Different kinds of garlic, when to plant, and how to know when it’s ready to harvest
Garlic is a staple in culinary traditions around the world and across cultures. Its history can even be traced back to ancient civilizations. Yes, it’s that good – and easy to grow.
Different Kinds of Garlic
Softneck garlic is known for its versatile and milder flavor profile compared to hardneck types. This type of garlic has a pliable stalk, or "neck," which makes it suitable for braiding and extended storage. In terms of taste, softneck garlic has a subtly robust flavor that is less pungent and complements other flavors without being overwhelming. It is particularly favored for its use in sautéed dishes, sauces, and as a seasoning in a wide range of culinary applications. The milder taste makes it a natural choice for raw consumption in salads and dressings. Agriculturally, softneck garlic is hardier and easier to grow, adapting well to a variety of climates, which contributes to its widespread popularity in kitchens, gardens, and on farms.
Hardneck garlic is distinguished by its robust and often pungent flavor. Unlike its softneck counterpart, hardneck garlic produces a rigid central stalk, known as a "scape," which is often harvested for its own culinary merits. The flavor of hardneck garlic is more pronounced and complex than softneck varieties, offering a richer and sometimes spicier taste that stands out in a variety of dishes. This intense flavor makes it especially suitable for recipes where garlic is the star ingredient, such as in roasted garlic spreads, hearty stews, and robust sauces. From a horticultural perspective, hardneck garlic is less adaptable to varying climates compared to softneck garlic, often preferring cooler temperatures. It's also known for producing fewer but larger cloves, which are highly valued for their ease of peeling and depth of flavor.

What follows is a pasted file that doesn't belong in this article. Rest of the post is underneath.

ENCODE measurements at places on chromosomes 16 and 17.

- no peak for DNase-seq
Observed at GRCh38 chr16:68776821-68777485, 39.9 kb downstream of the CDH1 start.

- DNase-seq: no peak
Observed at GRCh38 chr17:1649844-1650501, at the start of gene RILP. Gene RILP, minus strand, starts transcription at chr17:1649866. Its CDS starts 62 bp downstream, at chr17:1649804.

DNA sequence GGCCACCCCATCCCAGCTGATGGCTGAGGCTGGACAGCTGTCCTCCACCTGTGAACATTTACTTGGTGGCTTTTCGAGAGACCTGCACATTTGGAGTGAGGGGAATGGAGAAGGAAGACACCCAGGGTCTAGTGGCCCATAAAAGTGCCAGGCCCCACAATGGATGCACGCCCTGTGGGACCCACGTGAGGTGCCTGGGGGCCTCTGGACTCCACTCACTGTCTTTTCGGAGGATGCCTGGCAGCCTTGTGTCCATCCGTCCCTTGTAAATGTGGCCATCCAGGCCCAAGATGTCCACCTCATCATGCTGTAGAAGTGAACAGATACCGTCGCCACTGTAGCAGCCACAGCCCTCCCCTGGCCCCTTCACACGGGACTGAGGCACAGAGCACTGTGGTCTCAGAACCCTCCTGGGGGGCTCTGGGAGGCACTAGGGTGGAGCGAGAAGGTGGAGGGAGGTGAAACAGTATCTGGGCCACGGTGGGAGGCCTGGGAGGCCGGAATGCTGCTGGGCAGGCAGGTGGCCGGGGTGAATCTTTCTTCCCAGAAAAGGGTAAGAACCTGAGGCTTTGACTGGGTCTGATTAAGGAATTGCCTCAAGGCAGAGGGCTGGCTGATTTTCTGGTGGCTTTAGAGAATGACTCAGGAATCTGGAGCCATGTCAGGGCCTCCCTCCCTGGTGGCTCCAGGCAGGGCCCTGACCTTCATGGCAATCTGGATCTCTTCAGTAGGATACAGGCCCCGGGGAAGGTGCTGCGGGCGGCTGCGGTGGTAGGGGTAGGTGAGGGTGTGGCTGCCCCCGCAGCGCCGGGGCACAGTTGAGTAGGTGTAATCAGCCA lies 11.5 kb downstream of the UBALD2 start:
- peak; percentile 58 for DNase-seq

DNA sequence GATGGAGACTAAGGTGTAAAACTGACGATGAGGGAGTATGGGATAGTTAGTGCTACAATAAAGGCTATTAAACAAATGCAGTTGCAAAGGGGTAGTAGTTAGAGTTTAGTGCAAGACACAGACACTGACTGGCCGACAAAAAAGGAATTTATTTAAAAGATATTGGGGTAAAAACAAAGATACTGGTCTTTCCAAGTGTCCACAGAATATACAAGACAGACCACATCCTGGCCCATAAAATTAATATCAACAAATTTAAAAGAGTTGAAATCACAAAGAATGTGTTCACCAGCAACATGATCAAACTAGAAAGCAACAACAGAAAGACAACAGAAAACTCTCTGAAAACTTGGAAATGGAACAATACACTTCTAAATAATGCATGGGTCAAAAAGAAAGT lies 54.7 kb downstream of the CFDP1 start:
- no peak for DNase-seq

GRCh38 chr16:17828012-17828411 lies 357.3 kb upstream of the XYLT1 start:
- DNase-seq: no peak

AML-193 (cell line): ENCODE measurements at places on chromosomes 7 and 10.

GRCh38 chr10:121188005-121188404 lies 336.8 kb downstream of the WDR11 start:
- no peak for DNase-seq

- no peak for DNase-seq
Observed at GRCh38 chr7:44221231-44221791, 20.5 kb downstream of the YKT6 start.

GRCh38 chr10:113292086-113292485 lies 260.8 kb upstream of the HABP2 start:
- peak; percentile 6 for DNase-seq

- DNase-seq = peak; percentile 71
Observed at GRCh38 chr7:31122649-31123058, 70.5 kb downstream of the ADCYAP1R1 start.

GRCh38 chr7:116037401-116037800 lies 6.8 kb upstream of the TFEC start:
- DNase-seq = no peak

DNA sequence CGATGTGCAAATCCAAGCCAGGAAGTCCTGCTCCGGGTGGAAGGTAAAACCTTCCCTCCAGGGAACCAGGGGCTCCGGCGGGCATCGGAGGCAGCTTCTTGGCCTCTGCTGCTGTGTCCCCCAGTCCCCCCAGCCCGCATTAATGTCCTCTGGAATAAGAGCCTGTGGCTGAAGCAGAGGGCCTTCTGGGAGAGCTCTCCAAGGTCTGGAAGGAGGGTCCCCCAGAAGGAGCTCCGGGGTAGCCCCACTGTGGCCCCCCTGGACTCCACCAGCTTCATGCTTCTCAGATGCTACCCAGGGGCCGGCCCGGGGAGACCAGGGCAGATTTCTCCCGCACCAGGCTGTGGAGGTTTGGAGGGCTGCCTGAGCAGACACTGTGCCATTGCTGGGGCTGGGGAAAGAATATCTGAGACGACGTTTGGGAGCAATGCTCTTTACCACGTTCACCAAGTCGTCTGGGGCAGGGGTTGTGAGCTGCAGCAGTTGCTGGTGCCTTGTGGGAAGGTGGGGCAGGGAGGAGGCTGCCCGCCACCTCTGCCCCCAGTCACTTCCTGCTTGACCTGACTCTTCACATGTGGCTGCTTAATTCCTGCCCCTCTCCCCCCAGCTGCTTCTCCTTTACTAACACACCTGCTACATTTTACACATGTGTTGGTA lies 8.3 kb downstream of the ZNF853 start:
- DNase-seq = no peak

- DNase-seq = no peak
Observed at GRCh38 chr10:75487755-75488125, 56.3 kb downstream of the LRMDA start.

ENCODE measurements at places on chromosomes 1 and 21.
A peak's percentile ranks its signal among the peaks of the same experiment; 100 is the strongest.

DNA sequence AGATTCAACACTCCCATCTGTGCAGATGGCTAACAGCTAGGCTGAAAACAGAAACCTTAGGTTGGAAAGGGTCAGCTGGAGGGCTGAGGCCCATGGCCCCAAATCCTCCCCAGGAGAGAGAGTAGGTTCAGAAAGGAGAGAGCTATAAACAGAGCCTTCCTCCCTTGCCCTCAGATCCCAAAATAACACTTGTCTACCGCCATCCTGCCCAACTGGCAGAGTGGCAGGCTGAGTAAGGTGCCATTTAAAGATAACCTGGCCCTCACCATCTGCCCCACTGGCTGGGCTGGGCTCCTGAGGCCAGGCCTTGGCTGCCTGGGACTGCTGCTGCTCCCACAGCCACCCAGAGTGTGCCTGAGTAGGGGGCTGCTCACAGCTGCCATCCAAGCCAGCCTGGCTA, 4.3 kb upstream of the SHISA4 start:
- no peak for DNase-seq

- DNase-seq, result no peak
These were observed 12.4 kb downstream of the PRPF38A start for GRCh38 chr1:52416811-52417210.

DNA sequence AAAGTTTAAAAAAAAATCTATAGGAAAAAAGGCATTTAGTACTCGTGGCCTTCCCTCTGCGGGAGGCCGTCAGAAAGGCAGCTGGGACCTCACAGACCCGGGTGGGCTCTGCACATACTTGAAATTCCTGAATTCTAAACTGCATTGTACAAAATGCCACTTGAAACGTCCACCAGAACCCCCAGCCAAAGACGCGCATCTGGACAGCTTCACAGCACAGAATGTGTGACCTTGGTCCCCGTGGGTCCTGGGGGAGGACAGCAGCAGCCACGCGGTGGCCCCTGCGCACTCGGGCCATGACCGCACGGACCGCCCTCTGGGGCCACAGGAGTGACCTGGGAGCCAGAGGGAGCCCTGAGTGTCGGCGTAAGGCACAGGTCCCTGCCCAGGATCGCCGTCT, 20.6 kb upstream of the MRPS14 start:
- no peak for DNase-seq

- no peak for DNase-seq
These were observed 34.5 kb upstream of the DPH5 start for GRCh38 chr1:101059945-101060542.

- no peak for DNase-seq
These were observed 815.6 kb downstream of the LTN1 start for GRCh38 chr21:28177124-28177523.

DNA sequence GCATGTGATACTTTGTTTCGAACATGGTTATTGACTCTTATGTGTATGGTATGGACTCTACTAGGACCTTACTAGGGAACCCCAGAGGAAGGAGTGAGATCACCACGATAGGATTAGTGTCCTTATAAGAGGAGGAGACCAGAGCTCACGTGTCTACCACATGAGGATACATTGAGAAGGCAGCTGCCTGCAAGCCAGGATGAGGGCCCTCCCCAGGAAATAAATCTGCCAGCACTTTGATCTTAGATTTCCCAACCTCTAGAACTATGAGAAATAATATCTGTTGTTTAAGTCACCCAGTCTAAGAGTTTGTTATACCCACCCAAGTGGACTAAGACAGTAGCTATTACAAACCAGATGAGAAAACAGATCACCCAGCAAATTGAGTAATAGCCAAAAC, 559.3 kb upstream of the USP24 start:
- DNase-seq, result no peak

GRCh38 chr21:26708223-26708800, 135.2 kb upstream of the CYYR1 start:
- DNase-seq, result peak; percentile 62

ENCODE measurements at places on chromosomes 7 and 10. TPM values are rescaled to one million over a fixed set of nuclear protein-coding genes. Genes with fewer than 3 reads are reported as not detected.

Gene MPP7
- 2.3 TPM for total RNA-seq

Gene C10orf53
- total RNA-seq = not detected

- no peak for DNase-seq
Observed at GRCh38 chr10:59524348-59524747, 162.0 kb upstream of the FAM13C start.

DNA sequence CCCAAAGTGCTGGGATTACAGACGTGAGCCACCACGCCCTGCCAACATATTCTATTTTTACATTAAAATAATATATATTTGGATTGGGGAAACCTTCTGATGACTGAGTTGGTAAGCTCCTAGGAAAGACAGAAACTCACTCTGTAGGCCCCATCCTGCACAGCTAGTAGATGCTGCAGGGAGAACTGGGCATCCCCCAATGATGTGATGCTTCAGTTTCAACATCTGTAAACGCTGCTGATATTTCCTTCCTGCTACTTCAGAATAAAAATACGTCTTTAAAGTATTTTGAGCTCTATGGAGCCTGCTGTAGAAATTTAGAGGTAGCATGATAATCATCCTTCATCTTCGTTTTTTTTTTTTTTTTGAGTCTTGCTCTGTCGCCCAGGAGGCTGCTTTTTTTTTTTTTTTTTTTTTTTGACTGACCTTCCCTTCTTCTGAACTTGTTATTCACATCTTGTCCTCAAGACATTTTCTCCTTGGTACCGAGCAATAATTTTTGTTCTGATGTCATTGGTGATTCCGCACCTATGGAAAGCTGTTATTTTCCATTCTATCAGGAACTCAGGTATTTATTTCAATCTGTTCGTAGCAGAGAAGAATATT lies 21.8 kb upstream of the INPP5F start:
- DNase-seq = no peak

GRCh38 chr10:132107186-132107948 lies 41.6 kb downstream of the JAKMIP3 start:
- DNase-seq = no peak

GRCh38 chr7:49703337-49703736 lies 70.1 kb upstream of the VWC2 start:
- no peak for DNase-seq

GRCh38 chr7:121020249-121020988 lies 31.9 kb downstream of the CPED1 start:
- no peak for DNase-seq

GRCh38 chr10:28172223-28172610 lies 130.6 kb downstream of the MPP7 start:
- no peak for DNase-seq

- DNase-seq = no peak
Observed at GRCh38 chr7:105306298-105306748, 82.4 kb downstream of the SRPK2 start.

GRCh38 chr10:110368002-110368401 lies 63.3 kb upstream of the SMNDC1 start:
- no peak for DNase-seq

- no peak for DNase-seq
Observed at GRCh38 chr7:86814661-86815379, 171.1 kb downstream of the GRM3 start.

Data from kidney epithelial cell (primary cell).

Elephant garlic, Allium ampeloprasum, is a unique, mild-flavored variant often mistaken for traditional garlic. Despite its name, it's more closely related to leeks. It grows in a manner similar to standard garlic, yet it produces significantly larger bulbs, each containing a few large cloves. The flavor of Elephant garlic is notably milder and less intense than that of common garlic varieties, offering a gentle, slightly sweet taste that appeals to those who find regular garlic too pungent. This subtle flavor profile makes it an excellent choice for culinary uses where a hint of garlic flavor is desired. It is particularly well-suited for roasting, which further enhances its sweetness, and is often used in dishes like mashed potatoes, sauces, and as a milder alternative in recipes that call for garlic.
When to Plant Garlic
Softneck garlic cloves can be planted in spring or fall. It’s known for being easier to grow and more productive than hardneck, which is recommended for fall planting. Plant garlic in well-drained soil with plenty of sun. Plant garlic cloves about 2 inches deep with the pointed end up. Space the cloves 4 to 6 inches apart in rows spaced 12 to 18 inches apart.
Hardneck garlic is best planted in fall because it needs a cold period and is a slow grower. Cloves should be planted 4 to 8 inches apart. Place them 2 inches deep in the soil with the pointed end up and wider end down. Rows should be 6 to 12 inches apart.